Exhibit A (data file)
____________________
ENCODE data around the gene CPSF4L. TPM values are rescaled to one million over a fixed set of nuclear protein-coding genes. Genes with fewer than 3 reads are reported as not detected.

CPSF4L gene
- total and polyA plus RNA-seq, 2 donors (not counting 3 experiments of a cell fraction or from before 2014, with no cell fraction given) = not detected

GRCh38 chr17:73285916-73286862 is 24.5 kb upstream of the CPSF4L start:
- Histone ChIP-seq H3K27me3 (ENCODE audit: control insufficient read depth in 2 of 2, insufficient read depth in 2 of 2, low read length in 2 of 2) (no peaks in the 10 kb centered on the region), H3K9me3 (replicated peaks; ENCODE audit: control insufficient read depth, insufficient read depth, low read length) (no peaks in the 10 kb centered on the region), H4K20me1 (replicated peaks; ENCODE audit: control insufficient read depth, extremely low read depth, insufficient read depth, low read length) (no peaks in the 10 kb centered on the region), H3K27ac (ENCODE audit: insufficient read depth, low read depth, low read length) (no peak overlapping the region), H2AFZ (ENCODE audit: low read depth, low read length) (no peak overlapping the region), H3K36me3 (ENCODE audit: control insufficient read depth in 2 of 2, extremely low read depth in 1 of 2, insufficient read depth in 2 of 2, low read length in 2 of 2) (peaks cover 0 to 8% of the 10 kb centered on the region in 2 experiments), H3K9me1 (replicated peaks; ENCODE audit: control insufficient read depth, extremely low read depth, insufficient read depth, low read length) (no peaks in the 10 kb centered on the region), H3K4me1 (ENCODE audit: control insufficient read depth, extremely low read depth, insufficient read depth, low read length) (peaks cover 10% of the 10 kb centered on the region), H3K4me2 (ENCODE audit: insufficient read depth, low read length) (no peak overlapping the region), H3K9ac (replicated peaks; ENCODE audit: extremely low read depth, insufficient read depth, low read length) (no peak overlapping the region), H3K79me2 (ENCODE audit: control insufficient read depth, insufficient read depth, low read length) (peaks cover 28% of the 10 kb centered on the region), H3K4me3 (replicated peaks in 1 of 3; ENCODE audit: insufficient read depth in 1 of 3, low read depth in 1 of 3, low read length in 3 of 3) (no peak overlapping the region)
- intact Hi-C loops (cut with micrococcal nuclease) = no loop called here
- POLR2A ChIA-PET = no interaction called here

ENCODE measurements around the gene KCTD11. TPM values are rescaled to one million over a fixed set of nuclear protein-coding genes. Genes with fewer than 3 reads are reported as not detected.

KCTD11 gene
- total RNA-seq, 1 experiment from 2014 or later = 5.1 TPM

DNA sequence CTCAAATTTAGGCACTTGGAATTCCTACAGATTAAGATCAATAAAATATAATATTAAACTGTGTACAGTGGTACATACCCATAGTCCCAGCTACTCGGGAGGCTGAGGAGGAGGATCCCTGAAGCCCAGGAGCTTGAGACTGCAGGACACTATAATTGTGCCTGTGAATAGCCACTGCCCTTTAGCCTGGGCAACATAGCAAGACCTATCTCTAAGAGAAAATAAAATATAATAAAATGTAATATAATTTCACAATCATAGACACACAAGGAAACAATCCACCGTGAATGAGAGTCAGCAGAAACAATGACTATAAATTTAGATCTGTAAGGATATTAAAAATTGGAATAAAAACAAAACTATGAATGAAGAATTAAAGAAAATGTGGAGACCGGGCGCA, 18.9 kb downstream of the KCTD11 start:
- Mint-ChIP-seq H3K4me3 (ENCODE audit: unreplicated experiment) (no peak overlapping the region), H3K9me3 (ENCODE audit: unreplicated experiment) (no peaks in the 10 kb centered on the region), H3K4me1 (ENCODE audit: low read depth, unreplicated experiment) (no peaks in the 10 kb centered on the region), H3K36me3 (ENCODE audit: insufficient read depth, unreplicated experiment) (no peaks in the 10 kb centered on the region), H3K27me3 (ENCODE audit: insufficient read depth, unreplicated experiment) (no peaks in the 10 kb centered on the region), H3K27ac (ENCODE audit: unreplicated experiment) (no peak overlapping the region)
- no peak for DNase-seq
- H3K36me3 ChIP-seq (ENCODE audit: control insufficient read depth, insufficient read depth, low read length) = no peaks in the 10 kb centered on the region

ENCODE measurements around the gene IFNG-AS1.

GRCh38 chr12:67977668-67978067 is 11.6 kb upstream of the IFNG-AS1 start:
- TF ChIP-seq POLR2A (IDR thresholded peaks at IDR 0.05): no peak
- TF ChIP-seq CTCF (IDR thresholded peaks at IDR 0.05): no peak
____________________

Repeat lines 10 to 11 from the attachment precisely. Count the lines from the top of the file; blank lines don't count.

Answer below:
- total RNA-seq, 1 experiment from 2014 or later = 5.1 TPM

DNA sequence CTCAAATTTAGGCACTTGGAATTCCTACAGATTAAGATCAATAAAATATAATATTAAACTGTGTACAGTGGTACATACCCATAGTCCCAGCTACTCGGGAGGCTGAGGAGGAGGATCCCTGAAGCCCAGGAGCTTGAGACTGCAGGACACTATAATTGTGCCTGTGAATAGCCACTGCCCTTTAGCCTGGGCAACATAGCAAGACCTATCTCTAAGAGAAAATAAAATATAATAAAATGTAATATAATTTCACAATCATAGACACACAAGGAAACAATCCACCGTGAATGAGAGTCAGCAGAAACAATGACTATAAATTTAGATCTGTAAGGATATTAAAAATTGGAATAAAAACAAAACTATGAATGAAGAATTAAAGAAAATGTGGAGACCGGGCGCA, 18.9 kb downstream of the KCTD11 start: